“It’s a strange space. It’s a strange and difficult space I would say. In that, what is expected of you as students does not always reflect how the courses are structured… the university as a learning environment is transitioning, and it’s not going to fully recognize where it has to be for some more time,” says Symington.

Here at MacEwan, one resource that aims to encourage positive change in pedagogy is the Centre for the Advancement of Faculty Excellence. CAFÉ, as it is affectionately called, aims to enhance “the educational experience for both faculty and students,” by means of “providing leadership and assistance” in five areas. These areas, as stated on their MacEwan webpage, are:

  • “Inspiring and facilitating innovation in teaching and scholarly activities
  • Coordinating the faculty evaluation system as a means of maintaining professional standards and supporting the ongoing development of faculty
  • Linking technology use with curriculum goals and pedagogical models
  • Encouraging, facilitating and highlighting faculty involvement in scholarly activity
  • Supporting faculty efforts in curriculum development and design through a process of renewal and evaluation”

CAFÉ’s commitment to innovation and excellence in teaching and scholarly activity is largely focused on faculty. However, as Symington explains, the obligation of encouraging innovation does not rest solely on the shoulders of professors.

He says, “every professor is going to bring the material to the classes a different way,”

Symington also realizes, “It’s both sides of the equation, students have to want to be that, to be creative and to be innovative and to break through the monotony. But, it’s also the role and the responsibility of the professors to say ‘okay, how do I inspire? How do I actually get that fire lit and motivate students to go past that?’”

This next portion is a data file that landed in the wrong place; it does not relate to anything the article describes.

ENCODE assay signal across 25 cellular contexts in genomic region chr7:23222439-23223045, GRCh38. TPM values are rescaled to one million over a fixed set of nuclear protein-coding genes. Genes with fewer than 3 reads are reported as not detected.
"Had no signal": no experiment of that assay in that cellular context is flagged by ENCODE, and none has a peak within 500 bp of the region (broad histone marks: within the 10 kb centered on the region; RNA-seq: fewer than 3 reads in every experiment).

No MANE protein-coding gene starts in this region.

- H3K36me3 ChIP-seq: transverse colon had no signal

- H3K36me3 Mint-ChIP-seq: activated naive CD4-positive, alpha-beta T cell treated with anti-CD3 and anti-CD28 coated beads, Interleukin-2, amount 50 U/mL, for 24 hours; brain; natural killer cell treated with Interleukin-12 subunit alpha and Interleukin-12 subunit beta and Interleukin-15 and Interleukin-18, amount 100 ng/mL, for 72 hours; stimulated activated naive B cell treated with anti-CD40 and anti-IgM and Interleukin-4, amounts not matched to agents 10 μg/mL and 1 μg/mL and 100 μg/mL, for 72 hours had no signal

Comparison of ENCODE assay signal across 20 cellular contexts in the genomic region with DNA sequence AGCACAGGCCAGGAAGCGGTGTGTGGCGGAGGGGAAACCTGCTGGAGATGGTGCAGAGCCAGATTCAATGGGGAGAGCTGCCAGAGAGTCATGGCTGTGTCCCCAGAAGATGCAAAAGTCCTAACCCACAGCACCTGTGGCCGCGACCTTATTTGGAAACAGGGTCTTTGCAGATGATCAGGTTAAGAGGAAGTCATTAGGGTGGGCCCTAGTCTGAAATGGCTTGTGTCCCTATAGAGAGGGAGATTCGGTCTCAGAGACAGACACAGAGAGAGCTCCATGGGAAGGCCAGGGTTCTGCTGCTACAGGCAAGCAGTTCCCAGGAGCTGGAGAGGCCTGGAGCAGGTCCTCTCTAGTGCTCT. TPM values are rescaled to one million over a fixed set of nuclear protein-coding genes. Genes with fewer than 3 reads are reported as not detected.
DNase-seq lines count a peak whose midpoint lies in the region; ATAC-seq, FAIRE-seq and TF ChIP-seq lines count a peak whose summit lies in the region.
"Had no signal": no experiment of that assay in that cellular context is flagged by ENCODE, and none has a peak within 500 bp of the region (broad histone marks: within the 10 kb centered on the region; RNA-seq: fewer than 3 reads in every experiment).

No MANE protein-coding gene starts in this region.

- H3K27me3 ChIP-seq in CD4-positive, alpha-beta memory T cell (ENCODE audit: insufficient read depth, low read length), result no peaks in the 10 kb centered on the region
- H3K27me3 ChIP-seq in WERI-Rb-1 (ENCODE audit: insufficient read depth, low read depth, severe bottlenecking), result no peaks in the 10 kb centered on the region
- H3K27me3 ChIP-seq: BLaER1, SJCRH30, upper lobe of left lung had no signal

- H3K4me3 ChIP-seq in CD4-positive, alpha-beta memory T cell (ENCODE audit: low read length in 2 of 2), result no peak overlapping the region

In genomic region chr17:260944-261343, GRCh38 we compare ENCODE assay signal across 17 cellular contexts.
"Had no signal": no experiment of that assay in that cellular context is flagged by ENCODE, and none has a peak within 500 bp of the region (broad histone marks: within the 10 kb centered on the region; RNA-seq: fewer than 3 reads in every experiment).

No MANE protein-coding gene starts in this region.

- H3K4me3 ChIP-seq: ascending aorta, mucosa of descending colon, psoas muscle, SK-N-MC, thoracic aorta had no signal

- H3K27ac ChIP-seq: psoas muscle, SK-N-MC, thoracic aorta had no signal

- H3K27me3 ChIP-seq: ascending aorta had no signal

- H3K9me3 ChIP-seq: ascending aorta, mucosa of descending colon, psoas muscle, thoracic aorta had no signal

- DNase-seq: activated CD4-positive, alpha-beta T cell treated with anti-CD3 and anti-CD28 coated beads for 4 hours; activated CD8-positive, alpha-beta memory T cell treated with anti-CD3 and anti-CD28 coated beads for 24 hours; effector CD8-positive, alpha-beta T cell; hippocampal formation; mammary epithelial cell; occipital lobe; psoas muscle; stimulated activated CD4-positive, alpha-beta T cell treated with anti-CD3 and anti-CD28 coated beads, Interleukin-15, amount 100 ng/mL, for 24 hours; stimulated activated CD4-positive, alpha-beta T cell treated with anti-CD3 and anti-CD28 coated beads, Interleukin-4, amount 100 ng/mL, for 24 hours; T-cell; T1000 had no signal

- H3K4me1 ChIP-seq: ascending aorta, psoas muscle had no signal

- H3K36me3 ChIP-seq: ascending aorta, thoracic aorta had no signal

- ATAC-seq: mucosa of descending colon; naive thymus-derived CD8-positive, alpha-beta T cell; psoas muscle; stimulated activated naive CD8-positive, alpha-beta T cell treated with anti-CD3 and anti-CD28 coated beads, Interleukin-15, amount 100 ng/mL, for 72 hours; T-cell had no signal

“Without that push, without those students who are curious about what could be, we just create a system of drones and we say ‘go and do this task.’ I don’t think anybody, at least in the department that I’m with, thinks that that’s the future for you guys,” Symington explains.

“There’s no sense creating a body of students, coming out of my classes at least, that aren’t ready to take risks, because the world is risky. It’s not going to give you a rubric, and it’s not going to say ‘here is the path you have to take.’”

Symington also encourages his students to remember that “failing is just a learning lesson.”

The world is requiring new graduates to be more creative and inventive as we emerge into the workforce, so why shouldn’t this type of thinking be taught, or at least encouraged in the courses that are supposed to prepare us? In many ways, this shift has to start with the people who are going to need these skills the most — us, the students. Through open and honest communication with our professors about our learning goals and expectations, we have the opportunity to act as a catalyst for the kinds of change we want to see in our institution and education. While there are no guarantees that this approach will work with every instructor or every course, being innovative in the way that we address our dilemmas within the system might just open the proverbial door.


Graphics by Milo Knauer.